Trump is president. But how should Democrats respond? After all, months of repeating the mantra “when they go low, we go high” has left Democrats with precious little to show. In contrast, decades of dirty tricks, gerrymandering, voter suppression, and dumb luck has consistently enabled the Republican Party to turn fewer voters into a nearly unprecedented amount of power – control of the majority of state legislatures, governor’s mansions, the presidency, both chambers of Congress, and soon the Supreme Court.
Yet Democrats have been bewildered in the face of Republican intransigence. Their posture of moderation and assumption of good faith has left them vulnerable to Republican shenanigans. Rather than try to find places where they can work with Trump, Democrats should find ways to slow down his fatally flawed agenda by, for instance, slowing down the confirmations of Trump’s nominees. This can happen at the state level too: Democratic policymakers should prioritize long-term success by easing voter registration and empowering unions. Democrats need to become more comfortable stretching the limits of their power and less inclined toward unrequited bipartisanship.
How appeasing Republicans endangered Obama’s agenda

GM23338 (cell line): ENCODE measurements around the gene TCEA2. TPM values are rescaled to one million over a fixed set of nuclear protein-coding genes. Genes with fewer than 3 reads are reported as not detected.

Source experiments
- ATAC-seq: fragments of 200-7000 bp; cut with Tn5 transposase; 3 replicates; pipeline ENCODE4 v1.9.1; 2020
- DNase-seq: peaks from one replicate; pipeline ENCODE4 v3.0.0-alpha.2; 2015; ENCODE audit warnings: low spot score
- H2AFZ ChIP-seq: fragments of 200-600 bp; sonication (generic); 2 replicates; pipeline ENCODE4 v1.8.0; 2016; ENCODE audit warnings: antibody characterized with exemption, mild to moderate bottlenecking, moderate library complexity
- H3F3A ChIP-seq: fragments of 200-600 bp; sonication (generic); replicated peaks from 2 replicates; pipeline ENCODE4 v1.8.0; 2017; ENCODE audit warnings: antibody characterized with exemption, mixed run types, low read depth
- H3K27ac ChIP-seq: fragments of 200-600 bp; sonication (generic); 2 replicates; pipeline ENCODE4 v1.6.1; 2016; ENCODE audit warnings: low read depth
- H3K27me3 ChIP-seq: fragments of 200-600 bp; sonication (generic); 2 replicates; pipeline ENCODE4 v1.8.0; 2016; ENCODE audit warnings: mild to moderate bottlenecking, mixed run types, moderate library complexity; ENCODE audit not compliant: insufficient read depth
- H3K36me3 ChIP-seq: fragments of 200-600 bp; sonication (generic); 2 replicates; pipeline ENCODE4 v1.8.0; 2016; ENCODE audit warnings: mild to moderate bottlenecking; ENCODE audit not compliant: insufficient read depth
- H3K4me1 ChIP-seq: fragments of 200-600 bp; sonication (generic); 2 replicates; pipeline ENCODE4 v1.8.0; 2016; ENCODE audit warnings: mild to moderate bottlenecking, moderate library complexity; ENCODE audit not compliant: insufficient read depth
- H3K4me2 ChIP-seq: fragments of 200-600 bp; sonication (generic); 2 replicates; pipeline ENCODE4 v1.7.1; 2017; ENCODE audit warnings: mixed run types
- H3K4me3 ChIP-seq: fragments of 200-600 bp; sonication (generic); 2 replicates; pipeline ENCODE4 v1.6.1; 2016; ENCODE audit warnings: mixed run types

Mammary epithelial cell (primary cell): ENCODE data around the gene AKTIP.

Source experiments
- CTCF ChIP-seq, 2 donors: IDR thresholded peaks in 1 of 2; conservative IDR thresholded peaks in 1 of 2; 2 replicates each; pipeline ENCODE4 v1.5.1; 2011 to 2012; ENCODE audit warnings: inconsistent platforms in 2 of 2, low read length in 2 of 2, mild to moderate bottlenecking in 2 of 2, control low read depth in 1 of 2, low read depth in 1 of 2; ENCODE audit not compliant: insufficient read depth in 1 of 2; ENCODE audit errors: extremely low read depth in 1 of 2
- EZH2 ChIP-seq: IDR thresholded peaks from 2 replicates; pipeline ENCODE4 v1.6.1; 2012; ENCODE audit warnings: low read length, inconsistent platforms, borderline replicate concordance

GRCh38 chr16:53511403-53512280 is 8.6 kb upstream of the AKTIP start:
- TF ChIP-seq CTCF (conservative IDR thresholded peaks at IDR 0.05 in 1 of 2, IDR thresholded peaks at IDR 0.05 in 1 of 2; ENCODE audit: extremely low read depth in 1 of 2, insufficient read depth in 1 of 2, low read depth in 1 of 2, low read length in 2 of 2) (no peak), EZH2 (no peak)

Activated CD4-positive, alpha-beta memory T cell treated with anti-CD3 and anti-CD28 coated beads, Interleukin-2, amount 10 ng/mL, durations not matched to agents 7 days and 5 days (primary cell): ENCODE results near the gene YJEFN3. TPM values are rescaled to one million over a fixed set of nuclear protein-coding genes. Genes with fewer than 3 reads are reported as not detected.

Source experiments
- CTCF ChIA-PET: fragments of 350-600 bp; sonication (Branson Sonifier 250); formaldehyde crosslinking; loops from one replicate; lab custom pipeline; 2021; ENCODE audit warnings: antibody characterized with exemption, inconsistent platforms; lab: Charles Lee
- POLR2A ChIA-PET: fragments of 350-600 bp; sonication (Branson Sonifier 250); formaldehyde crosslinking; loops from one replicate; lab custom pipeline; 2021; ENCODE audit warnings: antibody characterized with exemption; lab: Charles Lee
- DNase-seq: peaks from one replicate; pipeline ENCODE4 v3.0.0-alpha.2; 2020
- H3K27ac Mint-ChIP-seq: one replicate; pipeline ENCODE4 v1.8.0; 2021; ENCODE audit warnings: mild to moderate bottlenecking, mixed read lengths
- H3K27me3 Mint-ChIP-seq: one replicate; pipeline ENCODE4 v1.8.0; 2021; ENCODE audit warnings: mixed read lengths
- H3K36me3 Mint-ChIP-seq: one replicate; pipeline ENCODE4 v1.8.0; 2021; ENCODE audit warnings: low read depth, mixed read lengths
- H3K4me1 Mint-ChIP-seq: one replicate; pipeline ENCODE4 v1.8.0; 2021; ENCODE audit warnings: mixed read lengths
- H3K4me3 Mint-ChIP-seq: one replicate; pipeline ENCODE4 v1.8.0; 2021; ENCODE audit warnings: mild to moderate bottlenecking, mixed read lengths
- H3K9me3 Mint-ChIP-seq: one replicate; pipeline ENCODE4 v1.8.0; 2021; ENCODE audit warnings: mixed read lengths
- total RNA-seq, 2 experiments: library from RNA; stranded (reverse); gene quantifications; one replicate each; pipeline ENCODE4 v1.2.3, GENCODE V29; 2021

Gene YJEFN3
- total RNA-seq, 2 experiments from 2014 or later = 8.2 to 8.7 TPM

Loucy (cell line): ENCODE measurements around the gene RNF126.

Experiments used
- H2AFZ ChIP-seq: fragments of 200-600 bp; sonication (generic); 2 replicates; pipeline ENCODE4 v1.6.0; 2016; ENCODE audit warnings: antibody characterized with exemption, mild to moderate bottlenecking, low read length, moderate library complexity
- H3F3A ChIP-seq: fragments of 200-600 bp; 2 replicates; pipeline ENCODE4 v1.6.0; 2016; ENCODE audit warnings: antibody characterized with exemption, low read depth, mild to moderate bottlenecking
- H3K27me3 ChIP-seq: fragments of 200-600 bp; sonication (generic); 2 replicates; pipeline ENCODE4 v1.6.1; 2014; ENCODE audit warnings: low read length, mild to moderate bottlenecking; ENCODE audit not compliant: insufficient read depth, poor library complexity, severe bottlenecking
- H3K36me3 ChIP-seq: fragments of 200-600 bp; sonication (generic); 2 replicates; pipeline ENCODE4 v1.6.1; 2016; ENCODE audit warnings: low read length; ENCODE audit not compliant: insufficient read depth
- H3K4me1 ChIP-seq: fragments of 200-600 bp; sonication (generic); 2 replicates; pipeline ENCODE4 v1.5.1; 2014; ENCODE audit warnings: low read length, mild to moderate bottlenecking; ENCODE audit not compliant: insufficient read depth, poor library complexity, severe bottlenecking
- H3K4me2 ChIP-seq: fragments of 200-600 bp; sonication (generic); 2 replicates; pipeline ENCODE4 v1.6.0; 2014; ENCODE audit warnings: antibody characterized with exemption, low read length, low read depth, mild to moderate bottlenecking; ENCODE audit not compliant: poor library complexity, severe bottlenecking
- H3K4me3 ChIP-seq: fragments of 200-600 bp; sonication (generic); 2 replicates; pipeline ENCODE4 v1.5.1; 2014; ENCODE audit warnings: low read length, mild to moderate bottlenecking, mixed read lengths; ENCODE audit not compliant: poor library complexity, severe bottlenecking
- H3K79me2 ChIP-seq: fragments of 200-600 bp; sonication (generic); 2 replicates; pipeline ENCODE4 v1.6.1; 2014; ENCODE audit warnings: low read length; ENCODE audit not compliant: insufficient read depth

From the beginning, President Obama believed he could transcend partisanship. In his 2008 victory speech, Obama famously declared that “We have never been just a collection of individuals or a collection of red states and blue states. We are, and always will be, the United States of America.” Yet the first few years of Obama’s presidency laid bare the unreality of his premise. As of this August, eight years after Obama became president, only 27 percent of Republicans believe Obama was born in America and thus the legitimate president of the United States. According to the 2016 American National Election Studies survey, 53 percent of Republicans believe he is Muslim. Just days after Obama’s victory speech, Rush Limbaugh claimed that he hoped Obama would fail. Kentucky Sen. Mitch McConnell immediately set in motion a counter-agenda of massive resistance to the first Black president’s agenda. Negative partisanship (the increase in distrust toward the opposing party) has increased under Obama, and he has the widest partisan divide in approval ratings of any modern president.